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Sure, everyone visits Sydney. But Perth is definitely worth a trip, too, writes Laetitia Chanéac-Knight.
Perth, in Western Australia, is an appealing family destination that guarantees a total change of scene from Hong Kong’s cityscape. There’s tons on offer: with spacious parks, the Swan River, beaches, family attractions and Margaret River wineries, families are bound to fall for Perth’s charms.
Parks and recreation
When you’re travelling with kids, finding open spaces to play and hands-on exhibits to explore are sure paths to fun, and Perth offers many options. We explored the city by hopping on buses and taking a cruise on the Swan River. The riverbank is attractive and borders the pleasant grounds of a university. We hopped off by a small park with sweeping views of the city, where we had a simple lunch in an outdoor café and swam in the river in the company of two elegant black swans.
Kings Park (www.bgpa.wa.gov.au/kings-park) is one of the largest inner city parks in the world and offers playgrounds, cafés, an art gallery, botanic gardens and barbecue areas across its four square kilometres. We visited in the summer months and enjoyed watching a movie under the stars. Local families come well-equipped with pillows, blankets, snacks and drinks, and visitors should take note: it can get chilly when the sun goes down!
Visiting the Aquarium of Western Australia, (www.aqwa.com.au) was another family thrill. This world-class marine centre serves up an incredible underwater journey and we even snorkelled with sharks! Next door, Hillarys Boat Harbour (hillarysboatharbour.com.au) offers cute shops and cafés, a little playground on the sand, water slides, trampolines and minigolf. Our kids spent hours having fun at the swimming beach.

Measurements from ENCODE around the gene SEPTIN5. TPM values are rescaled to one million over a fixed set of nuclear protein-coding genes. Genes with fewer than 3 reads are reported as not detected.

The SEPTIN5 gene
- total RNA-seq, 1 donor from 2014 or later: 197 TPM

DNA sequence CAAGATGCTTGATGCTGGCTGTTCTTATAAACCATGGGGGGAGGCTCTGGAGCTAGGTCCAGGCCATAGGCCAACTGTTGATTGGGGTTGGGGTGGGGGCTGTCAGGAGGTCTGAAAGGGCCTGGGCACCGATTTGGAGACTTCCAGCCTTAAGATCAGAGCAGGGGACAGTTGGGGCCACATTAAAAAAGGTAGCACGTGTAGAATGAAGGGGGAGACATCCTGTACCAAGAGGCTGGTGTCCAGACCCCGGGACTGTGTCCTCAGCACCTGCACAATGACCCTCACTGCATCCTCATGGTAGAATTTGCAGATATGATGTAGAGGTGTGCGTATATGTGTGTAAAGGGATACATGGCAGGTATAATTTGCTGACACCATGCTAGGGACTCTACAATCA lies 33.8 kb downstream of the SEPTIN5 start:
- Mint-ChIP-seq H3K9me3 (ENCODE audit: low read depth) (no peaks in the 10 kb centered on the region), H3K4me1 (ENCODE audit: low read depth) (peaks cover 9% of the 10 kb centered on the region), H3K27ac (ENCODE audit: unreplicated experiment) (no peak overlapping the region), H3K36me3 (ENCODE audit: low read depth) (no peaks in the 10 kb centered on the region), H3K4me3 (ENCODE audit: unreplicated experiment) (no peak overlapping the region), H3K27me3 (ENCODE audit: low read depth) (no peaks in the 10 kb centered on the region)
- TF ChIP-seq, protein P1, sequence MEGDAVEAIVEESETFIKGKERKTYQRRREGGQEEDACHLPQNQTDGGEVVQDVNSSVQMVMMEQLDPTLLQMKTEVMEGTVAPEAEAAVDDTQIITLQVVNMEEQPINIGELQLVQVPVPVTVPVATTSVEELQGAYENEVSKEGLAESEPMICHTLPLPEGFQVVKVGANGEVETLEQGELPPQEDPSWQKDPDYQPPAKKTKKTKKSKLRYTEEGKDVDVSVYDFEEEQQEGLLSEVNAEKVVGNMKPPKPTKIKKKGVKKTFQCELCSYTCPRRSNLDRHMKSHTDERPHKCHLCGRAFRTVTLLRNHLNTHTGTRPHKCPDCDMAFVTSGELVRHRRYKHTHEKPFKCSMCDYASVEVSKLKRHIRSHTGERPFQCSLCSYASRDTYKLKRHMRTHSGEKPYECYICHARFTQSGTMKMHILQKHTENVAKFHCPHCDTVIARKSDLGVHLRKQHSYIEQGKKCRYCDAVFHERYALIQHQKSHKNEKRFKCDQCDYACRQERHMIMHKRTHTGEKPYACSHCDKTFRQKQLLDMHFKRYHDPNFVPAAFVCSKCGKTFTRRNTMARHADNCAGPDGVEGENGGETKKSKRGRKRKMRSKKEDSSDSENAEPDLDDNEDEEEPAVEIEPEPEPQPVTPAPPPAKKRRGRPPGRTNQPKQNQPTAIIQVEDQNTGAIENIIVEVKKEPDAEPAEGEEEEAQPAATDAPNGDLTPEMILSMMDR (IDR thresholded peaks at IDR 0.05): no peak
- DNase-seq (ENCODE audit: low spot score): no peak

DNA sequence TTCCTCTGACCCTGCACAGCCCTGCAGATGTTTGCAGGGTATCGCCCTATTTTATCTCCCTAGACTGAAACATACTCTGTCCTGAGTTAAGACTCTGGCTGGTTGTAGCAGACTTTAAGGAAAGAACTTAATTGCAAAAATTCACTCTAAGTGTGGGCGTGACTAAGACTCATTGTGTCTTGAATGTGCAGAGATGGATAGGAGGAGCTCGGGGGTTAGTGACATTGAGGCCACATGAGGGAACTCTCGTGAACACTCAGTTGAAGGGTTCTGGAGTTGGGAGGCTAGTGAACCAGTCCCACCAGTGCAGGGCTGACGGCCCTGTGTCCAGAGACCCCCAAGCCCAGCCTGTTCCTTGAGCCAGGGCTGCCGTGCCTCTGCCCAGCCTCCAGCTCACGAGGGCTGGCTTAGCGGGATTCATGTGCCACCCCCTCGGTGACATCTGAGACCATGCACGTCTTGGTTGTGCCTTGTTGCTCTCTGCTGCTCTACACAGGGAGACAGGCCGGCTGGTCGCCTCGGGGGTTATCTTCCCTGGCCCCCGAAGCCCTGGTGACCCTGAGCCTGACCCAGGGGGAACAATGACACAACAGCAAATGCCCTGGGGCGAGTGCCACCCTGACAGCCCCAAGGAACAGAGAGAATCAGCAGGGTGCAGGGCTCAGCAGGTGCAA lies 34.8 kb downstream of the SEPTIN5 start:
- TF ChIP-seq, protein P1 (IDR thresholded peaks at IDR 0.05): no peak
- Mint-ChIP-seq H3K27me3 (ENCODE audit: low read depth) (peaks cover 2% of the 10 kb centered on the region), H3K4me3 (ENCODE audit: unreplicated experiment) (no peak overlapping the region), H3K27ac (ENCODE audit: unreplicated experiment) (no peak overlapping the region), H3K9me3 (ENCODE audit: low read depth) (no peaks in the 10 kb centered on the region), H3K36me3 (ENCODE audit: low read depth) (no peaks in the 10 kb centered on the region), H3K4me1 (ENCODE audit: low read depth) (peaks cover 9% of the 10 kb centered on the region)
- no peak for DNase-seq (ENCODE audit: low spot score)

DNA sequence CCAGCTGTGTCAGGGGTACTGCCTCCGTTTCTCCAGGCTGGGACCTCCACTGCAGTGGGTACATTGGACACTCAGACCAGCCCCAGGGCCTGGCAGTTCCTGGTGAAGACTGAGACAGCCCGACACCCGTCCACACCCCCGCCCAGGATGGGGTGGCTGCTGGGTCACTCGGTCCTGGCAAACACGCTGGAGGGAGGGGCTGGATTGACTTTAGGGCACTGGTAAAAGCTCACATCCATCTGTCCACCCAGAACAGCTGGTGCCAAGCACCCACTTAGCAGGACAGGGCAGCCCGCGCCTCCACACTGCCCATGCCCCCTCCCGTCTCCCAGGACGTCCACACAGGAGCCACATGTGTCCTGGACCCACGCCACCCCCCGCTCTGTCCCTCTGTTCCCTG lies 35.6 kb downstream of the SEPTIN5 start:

We didn’t want to miss Cottesloe Beach, either, with its iconic lifeguards and old-fashioned architecture. Swimming in the waves was invigorating, and a typical fish and chip restaurant satisfied everyone’s hunger and allowed us to relax, watching the world go by.
Who would let their kids leave Perth without seeing real koalas, kangaroos and wombats at Perth Zoo (www.perthzoo.wa.gov.au)? Not us! In addition to seeing the critters, our kids were able to engage with the friendly zookeepers during a talk about the Zoo’s conservation and rehabilitation programmes. Expect to spend more than half a day to enjoy it all.
And once their quest for science and nature is stoked, Scitech (www.scitech.org.au), an interactive science complex with a planetarium, hands-on exhibits and fun lectures, should be your next stop. Our nine-year-old son thought this was the best experience ever… until the moment he stood up from the revolving chair in the centripetal force exhibit and went crashing nose-first into the opposite wall. This is now one of our favourite family anecdotes.